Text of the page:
Twitter have just released Periscope for Android. I’ll do a full review of it later (tl;dr it’s Qik with worse resolution) – but for now, I want to focus on the sign up process.
You can only sign in with Twitter. That’s fine, it’s a Twitter product. So I pressed the sign-in button and this is the screen I saw.
Is that the Twitter mobile website embedded into the app or is it a phishing page? I’ve no way of knowing!
I can’t see the URL bar – for all I know, this could be an elaborate forgery. I have to completely trust that this product is actually provided by Twitter. In Periscope’s case, it probably is. But this is teaching users a dangerous anti-pattern that the web community has tried so hard to eradicate. And, no, 2FA doesn’t really help us here.
Let’s take a step back and look at what the problem is.
In the bad old days, if you downloaded a 3rd party app (for Twitter, Facebook, email, etc) the app would ask you for your username and password. This is dangerous. You have no idea what the app is doing with your password. Is it saving it? Selling it to criminals? Silently changing all your settings? Who knows!
So, we introduce a more secure way of doing things, at the cost of a little more complexity.
Here’s how OAuth works (from a user’s point of view – there’s a lot more stuff going on in the background!)
- Click “Log in with Twitter” (or whichever service)
- Get taken to Twitter’s website.
- Login (if you’re not already).
- Get redirected back to the app
- Ideally the redirect automatically logs you in.
- In some circumstances Twitter gives you a PIN and says “Type this in to the app”
With OAuth you never need to give up your password to a random app.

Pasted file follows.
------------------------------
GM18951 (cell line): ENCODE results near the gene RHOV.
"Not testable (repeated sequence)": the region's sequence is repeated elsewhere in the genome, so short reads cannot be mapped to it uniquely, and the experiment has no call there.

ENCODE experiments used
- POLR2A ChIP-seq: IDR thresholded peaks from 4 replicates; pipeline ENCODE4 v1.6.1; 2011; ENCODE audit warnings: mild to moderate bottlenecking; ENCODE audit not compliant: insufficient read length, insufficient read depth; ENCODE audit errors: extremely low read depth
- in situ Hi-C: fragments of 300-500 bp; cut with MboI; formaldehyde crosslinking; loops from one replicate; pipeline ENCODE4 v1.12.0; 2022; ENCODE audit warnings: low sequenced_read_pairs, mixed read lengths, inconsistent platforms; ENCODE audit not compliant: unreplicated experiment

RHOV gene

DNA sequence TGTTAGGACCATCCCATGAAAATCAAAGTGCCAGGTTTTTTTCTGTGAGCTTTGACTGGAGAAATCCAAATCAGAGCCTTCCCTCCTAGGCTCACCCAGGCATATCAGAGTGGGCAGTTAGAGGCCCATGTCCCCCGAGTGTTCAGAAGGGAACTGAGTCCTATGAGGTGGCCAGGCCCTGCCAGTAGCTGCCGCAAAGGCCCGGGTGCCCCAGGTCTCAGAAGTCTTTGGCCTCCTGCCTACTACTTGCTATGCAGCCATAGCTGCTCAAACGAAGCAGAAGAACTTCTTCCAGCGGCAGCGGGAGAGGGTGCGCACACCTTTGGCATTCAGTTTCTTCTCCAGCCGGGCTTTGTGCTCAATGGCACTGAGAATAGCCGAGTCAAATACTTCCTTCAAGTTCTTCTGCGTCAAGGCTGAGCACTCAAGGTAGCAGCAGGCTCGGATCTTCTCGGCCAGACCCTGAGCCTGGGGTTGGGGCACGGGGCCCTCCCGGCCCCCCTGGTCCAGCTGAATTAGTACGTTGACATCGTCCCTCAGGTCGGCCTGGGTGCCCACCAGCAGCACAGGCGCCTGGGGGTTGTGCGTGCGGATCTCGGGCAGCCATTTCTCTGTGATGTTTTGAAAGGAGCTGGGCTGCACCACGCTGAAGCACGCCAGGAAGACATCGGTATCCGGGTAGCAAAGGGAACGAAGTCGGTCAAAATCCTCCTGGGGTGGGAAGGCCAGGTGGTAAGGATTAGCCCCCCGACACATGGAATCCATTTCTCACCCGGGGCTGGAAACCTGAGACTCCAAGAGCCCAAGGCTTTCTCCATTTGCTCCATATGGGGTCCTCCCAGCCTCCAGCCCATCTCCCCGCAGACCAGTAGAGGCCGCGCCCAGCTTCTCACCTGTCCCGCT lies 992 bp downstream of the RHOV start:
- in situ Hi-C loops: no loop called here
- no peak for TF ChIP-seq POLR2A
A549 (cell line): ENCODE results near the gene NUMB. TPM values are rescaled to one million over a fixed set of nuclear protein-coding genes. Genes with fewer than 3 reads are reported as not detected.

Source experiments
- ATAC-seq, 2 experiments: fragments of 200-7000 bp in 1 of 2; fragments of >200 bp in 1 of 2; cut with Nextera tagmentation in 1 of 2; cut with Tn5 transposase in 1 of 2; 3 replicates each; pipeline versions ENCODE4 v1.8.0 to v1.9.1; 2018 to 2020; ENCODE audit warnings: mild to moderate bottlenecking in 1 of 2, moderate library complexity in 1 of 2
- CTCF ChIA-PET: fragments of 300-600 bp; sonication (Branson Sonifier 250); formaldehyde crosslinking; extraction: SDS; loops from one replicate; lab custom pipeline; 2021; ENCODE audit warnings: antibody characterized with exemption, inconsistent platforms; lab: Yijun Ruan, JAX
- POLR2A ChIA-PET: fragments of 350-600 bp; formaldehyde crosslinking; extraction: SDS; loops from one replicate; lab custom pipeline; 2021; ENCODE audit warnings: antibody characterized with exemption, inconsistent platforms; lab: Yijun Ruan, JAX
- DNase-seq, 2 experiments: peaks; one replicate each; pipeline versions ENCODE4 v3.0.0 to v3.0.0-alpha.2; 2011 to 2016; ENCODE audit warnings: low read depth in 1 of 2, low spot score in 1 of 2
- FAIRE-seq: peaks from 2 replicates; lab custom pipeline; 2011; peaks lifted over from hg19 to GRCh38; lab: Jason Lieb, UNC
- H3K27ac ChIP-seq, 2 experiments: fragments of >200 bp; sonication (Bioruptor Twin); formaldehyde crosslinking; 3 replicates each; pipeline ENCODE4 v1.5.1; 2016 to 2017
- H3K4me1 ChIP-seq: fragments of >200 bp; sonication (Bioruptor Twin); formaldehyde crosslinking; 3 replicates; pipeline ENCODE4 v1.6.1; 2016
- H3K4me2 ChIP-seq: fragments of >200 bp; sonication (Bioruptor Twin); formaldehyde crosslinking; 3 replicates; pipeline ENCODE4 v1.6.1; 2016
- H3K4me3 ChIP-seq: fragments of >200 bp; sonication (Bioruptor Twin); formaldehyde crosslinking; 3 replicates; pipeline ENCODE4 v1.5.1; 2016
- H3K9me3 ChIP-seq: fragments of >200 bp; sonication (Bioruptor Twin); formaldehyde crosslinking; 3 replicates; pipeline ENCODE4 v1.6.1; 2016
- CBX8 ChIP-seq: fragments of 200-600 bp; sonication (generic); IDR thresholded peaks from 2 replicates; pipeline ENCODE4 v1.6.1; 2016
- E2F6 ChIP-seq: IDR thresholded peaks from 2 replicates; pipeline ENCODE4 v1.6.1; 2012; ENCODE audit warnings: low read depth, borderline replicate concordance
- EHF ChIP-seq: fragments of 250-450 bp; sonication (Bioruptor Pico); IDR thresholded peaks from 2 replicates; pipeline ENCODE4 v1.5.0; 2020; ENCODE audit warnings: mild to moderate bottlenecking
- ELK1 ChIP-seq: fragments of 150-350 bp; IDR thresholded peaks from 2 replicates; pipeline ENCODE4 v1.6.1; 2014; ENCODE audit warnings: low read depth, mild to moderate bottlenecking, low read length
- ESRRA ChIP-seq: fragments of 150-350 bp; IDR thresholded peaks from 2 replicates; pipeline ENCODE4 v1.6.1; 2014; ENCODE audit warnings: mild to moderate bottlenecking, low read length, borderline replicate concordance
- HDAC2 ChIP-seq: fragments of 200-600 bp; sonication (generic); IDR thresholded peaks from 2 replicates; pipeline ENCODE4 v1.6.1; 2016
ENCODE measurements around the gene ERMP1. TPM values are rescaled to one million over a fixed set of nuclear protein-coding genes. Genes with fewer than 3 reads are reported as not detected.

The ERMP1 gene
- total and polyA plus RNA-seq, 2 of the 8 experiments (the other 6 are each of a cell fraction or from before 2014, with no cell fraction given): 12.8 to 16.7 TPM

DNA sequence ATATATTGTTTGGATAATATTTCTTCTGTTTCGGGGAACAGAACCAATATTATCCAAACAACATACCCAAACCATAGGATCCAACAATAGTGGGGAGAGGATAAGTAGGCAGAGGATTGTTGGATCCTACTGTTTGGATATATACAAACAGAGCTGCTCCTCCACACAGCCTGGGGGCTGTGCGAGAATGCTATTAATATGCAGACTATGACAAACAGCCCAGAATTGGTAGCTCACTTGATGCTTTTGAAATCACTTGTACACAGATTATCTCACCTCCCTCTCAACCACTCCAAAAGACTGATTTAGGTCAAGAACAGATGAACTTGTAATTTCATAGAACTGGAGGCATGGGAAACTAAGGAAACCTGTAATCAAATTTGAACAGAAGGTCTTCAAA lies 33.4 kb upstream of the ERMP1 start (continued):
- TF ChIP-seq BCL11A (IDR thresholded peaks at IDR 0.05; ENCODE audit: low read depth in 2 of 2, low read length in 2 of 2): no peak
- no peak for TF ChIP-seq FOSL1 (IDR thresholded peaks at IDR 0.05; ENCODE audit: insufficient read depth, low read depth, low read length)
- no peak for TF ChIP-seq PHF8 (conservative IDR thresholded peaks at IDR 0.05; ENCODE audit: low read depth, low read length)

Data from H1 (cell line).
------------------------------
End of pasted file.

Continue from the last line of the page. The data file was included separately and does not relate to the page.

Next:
It can be slightly cumbersome – especially if you have to remember a 4 digit PIN to complete the login. But I’m strongly in favour of educating users not to give out their passwords willy-nilly.
In Periscope’s case, the user has to trust that the app hasn’t just ripped-off the Twitter website. There’s absolutely no way to verify that it is a genuine and secure login page.
Even if you have 2-Factor Authentication (where Twitter texts you a login code) you’re not safe. Why? Because if the app is intercepting your username and password, it can also intercept your 2FA code. Sure, it can only use it for a minute or so (with some restrictions) – but that’s enough time to completely take over your account.
As software developers, we have to stop encouraging this anti-pattern. Periscope is teaching users that it’s OK to type their password into any box which looks like it’s authentic.
Any solution has to make a user leave the untrusted app and use a trusted service. Sorry, that’s just how it is. You can’t delegate your trust to an unknown entity.
Here are a few possible solutions – with varying degrees of complexity for the user and programmer.
- Standard web-based OAuth. Take the user to the web where they can check the URL, validate the certificate, see if they’re already logged in, etc.
- SMS based OAuth. Type in your username (only!) to the app, receive an SMS with a one-time PIN/Password. It’s the equivalent of “Click here to verify your email address.”
- Message based OAuth. Type in your username (only!) to the app. Receive a Twitter DM with a one-time PIN/Password. Retrieve the message using your trusted Twitter app or website.
- Use Twitter Digits – only works if the phone number associated with the account is the phone being used.
Look, all of these have a minor impact on how easy it is for a user to sign in. Guess what – so does asking for a password. If we wanted to make sign in nice and easy, we’d just say “Enter your username” and trust that no-one will abuse the system.
We must secure our users and help them to stay secure in the future. Periscope’s login model is a retrograde step for user security.
Here’s a video showing the same problem in imgur’s new Android app.